His ability to analyse market trends and to translate complex concepts into simple English endeared him to the industry and in no time he was appointed director of course development for Leo Fleur, Inc., the company responsible for training Wall Street personnel. In 1986 Alvin became Director of Marketing for the Chicago-based Longman Financial Services Institute, where he created and implemented marketing campaigns for training programmes and sales enhancement products. He then became the Executive Director of the New York Institute of Finance, where he gained further experience in developing training programmes.

Now, as President of Cooperhall Press Inc., (formerly Alvin D Hall Associates), Alvin trains personnel and runs seminars on investing and stock markets for financial companies worldwide.

Alvin is widely respected and courted as a financial trainer, and has written a number of books including the best-selling Getting Started In Stocks, Getting Started In Mutual Funds and Money For Life: Everyone's guide to Financial Freedom.

I first came across the charismatic Alvin on the BBC's award winning primetime series 'Your Money or Your Life' which he presented. I was struck by his witty, light-hearted yet highly effective approach to personal finance counselling. I needed some at the time and - I'm grateful to say - I learned a few tips.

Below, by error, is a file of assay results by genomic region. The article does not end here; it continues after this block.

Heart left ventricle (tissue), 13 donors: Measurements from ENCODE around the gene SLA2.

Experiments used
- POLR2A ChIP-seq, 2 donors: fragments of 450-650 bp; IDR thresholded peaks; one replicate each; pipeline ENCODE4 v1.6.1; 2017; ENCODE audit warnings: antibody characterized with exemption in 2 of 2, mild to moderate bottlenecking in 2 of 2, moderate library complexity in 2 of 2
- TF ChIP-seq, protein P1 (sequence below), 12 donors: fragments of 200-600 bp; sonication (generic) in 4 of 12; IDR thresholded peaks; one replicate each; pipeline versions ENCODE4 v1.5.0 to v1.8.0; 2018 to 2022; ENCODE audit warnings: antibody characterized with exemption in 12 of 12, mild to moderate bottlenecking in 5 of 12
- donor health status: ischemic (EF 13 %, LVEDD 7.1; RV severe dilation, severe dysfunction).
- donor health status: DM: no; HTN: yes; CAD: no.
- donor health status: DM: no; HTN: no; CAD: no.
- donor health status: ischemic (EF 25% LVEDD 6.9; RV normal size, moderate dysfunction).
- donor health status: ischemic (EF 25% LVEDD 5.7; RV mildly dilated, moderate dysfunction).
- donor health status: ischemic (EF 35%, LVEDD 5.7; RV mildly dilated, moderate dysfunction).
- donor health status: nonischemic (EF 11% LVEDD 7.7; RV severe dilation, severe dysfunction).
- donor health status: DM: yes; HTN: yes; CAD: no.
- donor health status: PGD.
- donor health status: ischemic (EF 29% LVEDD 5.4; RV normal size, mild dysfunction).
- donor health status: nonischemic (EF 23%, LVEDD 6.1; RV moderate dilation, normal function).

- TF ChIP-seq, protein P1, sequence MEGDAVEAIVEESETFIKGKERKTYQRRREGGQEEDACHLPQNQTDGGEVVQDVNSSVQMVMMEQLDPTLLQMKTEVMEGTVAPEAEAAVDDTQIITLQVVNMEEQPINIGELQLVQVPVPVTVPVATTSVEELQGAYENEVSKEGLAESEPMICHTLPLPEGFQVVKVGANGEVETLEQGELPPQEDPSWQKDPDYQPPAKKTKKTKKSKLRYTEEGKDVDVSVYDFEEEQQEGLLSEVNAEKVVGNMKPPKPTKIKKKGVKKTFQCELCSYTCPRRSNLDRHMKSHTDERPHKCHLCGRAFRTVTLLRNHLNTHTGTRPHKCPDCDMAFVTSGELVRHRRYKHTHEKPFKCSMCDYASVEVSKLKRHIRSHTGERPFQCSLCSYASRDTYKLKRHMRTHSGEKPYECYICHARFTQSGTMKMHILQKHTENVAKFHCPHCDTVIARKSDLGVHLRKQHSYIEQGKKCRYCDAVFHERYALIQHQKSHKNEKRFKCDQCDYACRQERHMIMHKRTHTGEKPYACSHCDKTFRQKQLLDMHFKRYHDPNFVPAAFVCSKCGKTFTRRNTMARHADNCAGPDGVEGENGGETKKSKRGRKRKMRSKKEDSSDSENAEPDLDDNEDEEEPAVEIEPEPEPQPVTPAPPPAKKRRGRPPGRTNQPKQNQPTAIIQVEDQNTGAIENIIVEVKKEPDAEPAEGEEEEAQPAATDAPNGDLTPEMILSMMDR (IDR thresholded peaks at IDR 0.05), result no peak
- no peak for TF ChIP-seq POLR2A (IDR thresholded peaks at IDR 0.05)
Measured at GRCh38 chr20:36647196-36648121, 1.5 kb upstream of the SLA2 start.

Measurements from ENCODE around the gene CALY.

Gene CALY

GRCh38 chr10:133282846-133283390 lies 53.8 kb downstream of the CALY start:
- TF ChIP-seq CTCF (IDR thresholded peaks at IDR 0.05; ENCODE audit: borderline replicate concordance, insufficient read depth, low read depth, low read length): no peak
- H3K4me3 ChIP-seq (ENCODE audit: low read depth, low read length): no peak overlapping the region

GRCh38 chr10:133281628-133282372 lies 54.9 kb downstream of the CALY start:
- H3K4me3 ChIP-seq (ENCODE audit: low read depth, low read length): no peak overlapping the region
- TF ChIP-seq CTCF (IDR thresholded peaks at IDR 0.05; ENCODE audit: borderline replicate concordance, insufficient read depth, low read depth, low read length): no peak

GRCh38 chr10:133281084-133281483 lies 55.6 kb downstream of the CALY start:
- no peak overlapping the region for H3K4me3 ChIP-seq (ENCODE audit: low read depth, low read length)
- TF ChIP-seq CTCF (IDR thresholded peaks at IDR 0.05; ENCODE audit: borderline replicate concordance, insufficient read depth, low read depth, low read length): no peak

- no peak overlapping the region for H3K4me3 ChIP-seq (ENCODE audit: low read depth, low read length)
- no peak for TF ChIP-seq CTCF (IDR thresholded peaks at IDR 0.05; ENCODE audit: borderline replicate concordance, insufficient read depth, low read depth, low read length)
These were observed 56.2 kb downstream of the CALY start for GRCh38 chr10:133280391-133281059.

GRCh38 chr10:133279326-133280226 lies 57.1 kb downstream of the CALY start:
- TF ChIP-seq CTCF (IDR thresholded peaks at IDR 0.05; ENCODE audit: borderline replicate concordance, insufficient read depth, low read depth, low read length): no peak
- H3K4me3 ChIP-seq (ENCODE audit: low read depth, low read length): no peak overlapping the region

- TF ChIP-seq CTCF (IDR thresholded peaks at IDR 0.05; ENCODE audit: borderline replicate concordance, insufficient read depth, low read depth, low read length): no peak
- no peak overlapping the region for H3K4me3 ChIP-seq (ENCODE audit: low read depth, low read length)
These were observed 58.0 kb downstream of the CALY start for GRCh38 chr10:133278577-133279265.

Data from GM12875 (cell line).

Alvin approaches his subject with the same humor and candor that he exudes in real life. His trade mark seems to be his laughter - a deep-throated chortle, ranging somewhere between a turkey's and cockerel's.

According to Alvin there are three keys to successful investing: "choosing a company that has a unique product or market position which is hard to copy, has good growth potential, and strong management." Finally, it's always worth keeping in mind Alvin's favourite phrase: "Remember, as long as you invest no more money than you can afford to lose, you'll have few sleepless nights. See you next time!"

Wall Street guru Alvin Hall makes a welcome return to the UK to present Investing For All, a no-nonsense, jargon-free series during which Alvin shares insider knowledge on how to improve your investing skills, on BBC TWO, from Monday, 6 July, 1998. The series follows Alvin, professor to Wall Street professionals, as he visits four different British investment clubs to help them make the most of their savings. "Everyone thinks that investing is simply crunching numbers - but it's actually looking at the numbers and determining what the research implies. If it were totally formulaic we'd all be rich. Everyone thinks that there's a set pattern you can follow, but the market is constantly evolving," says Alvin.

From 16-year-old school kids to 60-something pensioners, charismatic Alvin makes investing accessible to everyone. None of the members of the investment clubs are flushed with money, yet - but they've all learned that taking an interest in their own money can really pay dividends. During the course of the series, Alvin guides representatives of the clubs as they investigate three different companies in their chosen industry sector. Successful companies in the areas of transportation, lingerie, food and entertainment are examined by Alvin and his team of investment detectives, who must decide if they think the businesses are worth investors' savings.